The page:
Wednesday, January 2, 2008

Enduring beliefs about effects of gassing in war: qualitative study

BMJ 2007;335:1313-1315 (22 December), doi:10.1136/bmj.39420.533461.25
Enduring beliefs about effects of gassing in war: qualitative study
Edgar Jones, professor1, Ian Palmer, professor2, Simon Wessely, professor1
1 Institute of Psychiatry and King’s Centre for Military Health Research, Weston Education Centre, London SE5 9RJ, 2 Medical Assessment Programme, St Thomas’ Hospital, London SE1 7EH
Correspondence to: E Jones
Objectives To discover the content of enduring beliefs held by first world war veterans about their experience of having been gassed.
Design Collection and thematic analysis of written and reported statements from a sample of veterans about gassing.
Subjects 103 veterans with a war pension.
Results Twelve themes were identified, which were related to individual statements. The systemic nature of chemical weapons played a key part in ideas and beliefs about their capacity to cause enduring harm to health. Unlike shrapnel or a bullet that had a defined physical presence, gas had unseen effects within the body, while its capacity to cause damage was apparent from vesicant effects to skin and eyes. The terror inspired by chemical weapons also served to maintain memories of being gassed, while anti-gas measures were themselves disconcerting or a source of discomfort.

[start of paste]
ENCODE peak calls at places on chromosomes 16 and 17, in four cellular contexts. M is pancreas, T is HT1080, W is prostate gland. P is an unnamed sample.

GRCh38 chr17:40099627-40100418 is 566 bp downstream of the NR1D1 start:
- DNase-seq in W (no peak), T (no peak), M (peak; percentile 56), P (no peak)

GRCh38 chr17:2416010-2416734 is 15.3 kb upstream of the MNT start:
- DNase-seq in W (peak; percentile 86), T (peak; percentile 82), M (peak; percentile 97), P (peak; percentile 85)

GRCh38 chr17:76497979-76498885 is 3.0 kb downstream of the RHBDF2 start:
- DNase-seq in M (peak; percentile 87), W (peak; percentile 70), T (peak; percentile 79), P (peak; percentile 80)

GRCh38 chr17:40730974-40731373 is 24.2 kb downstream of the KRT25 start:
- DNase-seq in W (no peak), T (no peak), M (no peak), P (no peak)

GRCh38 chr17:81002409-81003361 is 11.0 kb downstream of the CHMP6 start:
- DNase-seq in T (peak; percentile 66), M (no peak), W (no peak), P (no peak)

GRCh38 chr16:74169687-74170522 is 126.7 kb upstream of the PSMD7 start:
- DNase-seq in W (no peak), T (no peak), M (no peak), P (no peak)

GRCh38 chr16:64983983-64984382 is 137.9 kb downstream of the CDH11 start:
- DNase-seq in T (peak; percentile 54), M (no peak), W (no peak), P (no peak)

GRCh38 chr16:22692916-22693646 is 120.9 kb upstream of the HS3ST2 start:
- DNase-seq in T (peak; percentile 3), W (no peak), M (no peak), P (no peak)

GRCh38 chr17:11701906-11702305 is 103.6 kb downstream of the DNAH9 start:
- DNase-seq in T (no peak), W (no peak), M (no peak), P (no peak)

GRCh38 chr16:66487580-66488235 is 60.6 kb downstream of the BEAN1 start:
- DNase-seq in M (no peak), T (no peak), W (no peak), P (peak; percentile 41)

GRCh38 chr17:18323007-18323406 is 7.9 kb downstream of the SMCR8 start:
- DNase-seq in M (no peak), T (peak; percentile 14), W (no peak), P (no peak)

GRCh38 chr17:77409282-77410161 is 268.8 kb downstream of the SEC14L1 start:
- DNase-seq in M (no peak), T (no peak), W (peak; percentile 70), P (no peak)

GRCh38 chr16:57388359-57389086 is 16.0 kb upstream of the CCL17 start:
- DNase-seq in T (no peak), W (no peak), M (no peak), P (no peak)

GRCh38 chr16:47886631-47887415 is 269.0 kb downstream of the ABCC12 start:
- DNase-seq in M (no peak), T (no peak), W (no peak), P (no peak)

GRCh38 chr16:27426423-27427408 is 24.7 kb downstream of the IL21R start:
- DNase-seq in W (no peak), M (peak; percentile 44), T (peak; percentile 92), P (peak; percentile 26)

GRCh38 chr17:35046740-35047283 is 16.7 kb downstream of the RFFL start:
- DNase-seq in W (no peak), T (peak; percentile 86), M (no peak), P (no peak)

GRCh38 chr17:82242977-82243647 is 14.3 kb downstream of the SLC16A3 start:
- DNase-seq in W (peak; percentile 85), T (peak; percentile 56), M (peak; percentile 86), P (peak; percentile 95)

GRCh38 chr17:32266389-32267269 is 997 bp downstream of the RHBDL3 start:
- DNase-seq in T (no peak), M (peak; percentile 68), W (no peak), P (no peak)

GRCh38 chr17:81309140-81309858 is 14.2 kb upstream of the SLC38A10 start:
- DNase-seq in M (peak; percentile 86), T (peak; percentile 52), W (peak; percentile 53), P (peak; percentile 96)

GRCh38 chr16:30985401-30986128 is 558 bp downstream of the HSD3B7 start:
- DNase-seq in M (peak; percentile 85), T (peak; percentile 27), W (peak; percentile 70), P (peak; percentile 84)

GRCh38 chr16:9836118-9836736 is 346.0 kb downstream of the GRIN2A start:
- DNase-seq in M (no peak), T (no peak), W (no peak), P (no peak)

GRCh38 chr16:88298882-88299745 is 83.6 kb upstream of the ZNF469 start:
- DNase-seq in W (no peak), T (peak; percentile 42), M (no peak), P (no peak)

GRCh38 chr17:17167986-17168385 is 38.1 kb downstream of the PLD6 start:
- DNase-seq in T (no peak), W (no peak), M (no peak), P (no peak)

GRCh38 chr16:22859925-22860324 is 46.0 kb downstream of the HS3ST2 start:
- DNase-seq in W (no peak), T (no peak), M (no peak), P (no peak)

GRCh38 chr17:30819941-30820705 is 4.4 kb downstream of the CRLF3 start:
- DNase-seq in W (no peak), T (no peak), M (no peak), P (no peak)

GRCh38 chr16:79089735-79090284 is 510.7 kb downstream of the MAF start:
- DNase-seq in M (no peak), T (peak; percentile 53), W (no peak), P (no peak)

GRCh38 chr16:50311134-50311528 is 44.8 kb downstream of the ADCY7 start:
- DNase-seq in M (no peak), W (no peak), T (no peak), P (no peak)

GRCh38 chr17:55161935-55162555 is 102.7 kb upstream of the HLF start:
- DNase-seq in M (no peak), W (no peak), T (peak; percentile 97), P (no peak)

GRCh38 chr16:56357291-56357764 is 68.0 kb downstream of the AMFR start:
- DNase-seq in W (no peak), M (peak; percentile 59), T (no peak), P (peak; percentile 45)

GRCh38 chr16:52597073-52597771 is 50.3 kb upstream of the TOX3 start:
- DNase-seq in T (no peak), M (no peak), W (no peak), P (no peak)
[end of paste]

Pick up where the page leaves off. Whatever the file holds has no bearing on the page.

Conclusions Chronic symptoms and work difficulties maintained beliefs about the potency of chemical weapons. In the period after the war, gas continued to inspire popular revulsion and was associated with a sense of unfairness.

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